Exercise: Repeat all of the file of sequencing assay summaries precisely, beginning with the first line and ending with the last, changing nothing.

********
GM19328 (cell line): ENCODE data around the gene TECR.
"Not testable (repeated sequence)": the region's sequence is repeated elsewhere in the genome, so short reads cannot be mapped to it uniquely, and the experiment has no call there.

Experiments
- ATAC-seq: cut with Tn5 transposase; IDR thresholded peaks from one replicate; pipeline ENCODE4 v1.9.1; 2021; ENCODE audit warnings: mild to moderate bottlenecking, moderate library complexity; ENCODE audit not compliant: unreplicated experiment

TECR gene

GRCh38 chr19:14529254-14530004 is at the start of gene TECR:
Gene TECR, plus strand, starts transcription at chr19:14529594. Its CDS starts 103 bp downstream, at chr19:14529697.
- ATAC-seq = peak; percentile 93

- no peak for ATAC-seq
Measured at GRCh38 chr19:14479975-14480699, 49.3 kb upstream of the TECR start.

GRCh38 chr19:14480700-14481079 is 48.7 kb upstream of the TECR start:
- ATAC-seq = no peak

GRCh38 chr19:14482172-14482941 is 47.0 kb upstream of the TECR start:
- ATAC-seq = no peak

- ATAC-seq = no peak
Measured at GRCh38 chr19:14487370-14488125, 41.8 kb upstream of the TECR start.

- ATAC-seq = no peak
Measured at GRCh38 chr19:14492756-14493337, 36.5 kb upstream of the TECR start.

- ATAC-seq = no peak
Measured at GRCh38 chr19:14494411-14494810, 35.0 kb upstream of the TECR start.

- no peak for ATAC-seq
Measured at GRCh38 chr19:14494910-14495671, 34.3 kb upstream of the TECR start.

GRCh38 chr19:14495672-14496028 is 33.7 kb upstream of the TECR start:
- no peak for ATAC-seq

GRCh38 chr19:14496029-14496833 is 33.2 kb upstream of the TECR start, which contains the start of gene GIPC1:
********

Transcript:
GM19328 (cell line): ENCODE data around the gene TECR.
"Not testable (repeated sequence)": the region's sequence is repeated elsewhere in the genome, so short reads cannot be mapped to it uniquely, and the experiment has no call there.

Experiments
- ATAC-seq: cut with Tn5 transposase; IDR thresholded peaks from one replicate; pipeline ENCODE4 v1.9.1; 2021; ENCODE audit warnings: mild to moderate bottlenecking, moderate library complexity; ENCODE audit not compliant: unreplicated experiment

TECR gene

GRCh38 chr19:14529254-14530004 is at the start of gene TECR:
Gene TECR, plus strand, starts transcription at chr19:14529594. Its CDS starts 103 bp downstream, at chr19:14529697.
- ATAC-seq = peak; percentile 93

- no peak for ATAC-seq
Measured at GRCh38 chr19:14479975-14480699, 49.3 kb upstream of the TECR start.

GRCh38 chr19:14480700-14481079 is 48.7 kb upstream of the TECR start:
- ATAC-seq = no peak

GRCh38 chr19:14482172-14482941 is 47.0 kb upstream of the TECR start:
- ATAC-seq = no peak

- ATAC-seq = no peak
Measured at GRCh38 chr19:14487370-14488125, 41.8 kb upstream of the TECR start.

- ATAC-seq = no peak
Measured at GRCh38 chr19:14492756-14493337, 36.5 kb upstream of the TECR start.

- ATAC-seq = no peak
Measured at GRCh38 chr19:14494411-14494810, 35.0 kb upstream of the TECR start.

- no peak for ATAC-seq
Measured at GRCh38 chr19:14494910-14495671, 34.3 kb upstream of the TECR start.

GRCh38 chr19:14495672-14496028 is 33.7 kb upstream of the TECR start:
- no peak for ATAC-seq

GRCh38 chr19:14496029-14496833 is 33.2 kb upstream of the TECR start, which contains the start of gene GIPC1: